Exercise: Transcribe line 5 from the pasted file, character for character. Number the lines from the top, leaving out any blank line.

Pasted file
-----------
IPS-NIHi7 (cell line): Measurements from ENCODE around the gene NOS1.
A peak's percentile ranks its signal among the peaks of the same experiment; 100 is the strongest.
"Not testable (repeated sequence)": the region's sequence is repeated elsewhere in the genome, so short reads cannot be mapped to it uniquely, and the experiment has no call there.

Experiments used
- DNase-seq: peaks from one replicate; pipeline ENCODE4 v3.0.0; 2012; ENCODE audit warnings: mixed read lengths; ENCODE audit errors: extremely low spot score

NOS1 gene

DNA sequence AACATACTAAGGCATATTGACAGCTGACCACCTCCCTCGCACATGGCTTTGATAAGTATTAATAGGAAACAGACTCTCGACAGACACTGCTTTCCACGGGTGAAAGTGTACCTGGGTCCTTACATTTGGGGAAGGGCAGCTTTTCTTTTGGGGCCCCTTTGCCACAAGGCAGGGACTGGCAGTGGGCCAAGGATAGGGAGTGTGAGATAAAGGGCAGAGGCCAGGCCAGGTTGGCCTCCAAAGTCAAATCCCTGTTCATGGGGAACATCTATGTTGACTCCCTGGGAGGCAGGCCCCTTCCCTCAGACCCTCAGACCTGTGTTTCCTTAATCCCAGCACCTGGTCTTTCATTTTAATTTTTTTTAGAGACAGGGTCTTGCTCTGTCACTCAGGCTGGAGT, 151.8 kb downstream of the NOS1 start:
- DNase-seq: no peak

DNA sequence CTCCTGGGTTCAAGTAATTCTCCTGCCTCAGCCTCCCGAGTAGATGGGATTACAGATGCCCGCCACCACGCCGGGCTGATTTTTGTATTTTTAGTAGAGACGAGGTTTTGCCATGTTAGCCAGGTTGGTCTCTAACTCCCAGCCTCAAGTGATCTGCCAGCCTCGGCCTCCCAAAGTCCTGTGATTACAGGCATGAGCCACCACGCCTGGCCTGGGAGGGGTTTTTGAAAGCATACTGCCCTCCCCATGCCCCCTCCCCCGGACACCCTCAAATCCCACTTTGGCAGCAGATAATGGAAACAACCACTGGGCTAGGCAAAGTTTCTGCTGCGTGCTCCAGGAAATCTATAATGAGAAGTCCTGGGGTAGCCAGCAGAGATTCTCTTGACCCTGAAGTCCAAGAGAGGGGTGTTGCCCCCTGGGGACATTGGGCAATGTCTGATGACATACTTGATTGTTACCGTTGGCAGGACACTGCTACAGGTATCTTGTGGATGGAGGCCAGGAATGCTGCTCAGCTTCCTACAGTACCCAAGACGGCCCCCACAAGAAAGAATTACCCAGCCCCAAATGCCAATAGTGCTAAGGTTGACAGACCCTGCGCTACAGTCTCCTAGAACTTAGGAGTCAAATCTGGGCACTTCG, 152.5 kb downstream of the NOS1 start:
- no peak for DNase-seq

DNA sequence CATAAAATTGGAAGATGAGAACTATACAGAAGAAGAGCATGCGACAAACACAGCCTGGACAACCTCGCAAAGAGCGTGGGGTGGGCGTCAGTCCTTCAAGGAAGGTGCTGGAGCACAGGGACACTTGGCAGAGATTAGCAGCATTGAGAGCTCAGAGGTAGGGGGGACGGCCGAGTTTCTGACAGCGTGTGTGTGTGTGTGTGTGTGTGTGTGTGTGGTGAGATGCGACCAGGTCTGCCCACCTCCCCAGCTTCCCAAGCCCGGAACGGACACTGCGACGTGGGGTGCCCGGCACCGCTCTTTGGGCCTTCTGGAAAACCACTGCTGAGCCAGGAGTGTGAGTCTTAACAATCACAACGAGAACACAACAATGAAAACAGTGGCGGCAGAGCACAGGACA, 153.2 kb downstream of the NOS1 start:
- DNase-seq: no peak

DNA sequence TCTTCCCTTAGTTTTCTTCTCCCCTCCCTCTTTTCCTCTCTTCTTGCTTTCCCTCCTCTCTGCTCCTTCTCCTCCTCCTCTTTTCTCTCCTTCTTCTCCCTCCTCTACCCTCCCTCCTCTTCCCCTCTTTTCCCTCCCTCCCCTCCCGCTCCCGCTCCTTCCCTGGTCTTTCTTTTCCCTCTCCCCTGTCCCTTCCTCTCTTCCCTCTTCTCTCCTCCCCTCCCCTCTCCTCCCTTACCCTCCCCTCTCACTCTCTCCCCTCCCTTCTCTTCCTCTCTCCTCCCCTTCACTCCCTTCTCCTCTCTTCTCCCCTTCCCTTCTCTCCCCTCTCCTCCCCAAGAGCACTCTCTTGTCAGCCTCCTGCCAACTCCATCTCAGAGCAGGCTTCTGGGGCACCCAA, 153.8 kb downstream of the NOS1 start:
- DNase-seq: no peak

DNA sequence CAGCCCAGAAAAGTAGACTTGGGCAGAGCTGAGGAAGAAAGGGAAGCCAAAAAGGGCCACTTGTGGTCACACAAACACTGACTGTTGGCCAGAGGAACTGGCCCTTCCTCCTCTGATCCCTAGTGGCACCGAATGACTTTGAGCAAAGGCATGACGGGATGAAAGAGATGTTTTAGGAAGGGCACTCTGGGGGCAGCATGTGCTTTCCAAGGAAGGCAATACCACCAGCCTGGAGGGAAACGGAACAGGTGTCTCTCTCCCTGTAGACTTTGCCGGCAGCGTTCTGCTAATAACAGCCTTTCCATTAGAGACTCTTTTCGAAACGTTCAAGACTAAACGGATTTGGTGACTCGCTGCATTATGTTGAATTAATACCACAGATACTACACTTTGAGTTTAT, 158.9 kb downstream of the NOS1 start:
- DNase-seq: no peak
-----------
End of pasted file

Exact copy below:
- DNase-seq: peaks from one replicate; pipeline ENCODE4 v3.0.0; 2012; ENCODE audit warnings: mixed read lengths; ENCODE audit errors: extremely low spot score